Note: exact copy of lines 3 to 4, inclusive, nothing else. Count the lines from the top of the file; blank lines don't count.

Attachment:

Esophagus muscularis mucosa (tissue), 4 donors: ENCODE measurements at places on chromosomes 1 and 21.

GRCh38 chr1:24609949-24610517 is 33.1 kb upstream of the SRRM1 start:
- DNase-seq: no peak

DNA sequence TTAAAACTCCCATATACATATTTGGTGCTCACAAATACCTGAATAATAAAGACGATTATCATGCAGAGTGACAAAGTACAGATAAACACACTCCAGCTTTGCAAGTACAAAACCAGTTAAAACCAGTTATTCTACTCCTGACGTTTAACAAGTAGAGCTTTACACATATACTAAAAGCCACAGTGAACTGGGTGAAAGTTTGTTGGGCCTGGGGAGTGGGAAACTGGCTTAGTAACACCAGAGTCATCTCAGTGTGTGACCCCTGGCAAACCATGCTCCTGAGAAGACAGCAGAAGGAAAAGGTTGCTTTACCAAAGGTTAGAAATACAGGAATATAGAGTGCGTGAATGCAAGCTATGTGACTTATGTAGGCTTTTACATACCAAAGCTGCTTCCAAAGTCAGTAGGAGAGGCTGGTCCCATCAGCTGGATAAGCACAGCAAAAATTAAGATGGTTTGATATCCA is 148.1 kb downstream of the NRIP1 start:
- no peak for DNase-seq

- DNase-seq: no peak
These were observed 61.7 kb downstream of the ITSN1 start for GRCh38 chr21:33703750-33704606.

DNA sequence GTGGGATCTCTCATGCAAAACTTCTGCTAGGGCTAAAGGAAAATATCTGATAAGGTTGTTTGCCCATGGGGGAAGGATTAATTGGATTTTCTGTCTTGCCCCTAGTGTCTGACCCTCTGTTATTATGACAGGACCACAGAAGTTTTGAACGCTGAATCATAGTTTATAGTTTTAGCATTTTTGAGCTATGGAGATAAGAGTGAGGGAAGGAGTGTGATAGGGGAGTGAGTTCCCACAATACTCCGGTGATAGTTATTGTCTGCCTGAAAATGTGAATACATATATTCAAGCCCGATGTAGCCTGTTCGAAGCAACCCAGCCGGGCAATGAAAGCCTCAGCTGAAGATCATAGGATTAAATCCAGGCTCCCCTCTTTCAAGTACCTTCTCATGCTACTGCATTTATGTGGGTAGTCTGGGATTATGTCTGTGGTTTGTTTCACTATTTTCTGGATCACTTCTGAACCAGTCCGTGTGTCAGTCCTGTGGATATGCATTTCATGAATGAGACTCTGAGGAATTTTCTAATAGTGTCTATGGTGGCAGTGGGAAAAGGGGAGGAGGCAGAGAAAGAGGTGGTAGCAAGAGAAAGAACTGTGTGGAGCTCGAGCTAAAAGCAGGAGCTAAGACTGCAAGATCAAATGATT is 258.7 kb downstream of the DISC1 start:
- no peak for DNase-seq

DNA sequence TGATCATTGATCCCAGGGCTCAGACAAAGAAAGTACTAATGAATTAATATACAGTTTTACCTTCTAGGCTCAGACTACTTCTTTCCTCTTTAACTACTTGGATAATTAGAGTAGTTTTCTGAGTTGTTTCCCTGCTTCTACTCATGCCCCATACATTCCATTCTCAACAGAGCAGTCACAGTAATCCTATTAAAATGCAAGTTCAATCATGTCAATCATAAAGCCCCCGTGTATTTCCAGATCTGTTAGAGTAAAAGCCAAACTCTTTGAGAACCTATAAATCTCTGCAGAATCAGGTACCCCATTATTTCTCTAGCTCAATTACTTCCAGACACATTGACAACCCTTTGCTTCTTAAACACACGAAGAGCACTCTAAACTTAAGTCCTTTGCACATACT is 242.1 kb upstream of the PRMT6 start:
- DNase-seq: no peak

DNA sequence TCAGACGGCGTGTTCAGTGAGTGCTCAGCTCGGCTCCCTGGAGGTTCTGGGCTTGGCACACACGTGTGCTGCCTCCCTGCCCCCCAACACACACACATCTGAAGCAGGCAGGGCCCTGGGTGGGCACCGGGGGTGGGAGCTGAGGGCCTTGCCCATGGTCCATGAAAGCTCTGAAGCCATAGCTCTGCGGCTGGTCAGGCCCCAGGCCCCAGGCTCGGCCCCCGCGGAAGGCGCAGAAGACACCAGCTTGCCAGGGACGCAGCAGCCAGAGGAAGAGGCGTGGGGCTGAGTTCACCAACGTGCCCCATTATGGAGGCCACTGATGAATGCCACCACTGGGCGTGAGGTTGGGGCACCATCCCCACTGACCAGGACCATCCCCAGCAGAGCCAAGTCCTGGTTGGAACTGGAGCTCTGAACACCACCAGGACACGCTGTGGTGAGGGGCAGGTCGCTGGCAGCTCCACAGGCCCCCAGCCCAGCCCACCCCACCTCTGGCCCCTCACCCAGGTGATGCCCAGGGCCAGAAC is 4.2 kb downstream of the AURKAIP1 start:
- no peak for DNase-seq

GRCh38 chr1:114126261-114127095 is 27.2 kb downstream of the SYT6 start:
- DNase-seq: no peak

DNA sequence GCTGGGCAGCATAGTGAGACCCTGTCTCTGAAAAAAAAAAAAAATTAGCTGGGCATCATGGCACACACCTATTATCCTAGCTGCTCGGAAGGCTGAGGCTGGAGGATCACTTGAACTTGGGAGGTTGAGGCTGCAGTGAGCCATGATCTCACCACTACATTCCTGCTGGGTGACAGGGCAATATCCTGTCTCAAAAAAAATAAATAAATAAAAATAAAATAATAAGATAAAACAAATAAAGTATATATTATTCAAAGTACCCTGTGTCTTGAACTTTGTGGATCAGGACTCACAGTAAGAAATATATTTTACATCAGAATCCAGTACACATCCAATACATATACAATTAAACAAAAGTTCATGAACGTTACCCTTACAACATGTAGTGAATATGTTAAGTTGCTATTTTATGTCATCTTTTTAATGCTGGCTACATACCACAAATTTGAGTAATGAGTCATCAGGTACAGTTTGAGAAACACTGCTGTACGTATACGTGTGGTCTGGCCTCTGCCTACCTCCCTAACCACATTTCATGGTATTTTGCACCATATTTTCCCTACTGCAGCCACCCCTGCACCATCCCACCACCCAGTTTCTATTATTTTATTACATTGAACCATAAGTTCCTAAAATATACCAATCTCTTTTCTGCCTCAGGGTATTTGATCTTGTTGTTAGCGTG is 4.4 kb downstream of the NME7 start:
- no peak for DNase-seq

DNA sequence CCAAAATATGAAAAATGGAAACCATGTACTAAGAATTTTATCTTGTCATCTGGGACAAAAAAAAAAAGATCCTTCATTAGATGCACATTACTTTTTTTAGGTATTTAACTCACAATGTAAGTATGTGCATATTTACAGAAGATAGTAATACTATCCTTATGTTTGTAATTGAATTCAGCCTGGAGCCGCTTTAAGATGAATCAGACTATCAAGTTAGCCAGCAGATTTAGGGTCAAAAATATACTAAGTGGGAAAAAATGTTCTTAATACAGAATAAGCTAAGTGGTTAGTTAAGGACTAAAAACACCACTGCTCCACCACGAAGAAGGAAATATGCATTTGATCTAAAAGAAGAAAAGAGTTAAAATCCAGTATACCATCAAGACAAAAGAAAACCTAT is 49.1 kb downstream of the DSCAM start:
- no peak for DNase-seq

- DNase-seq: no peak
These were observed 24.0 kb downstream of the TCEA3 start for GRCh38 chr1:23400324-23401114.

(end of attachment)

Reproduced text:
- DNase-seq: no peak

DNA sequence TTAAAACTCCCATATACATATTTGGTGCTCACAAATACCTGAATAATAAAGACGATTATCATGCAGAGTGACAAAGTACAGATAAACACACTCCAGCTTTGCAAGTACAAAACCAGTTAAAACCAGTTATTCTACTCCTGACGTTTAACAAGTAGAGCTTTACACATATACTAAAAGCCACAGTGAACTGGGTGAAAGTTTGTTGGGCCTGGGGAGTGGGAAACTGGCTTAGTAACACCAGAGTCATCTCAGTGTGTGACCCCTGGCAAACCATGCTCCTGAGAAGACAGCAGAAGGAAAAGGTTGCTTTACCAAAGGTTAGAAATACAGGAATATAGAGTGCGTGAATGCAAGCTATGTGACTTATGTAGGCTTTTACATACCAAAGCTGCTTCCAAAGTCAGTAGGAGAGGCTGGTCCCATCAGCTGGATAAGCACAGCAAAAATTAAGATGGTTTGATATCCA is 148.1 kb downstream of the NRIP1 start: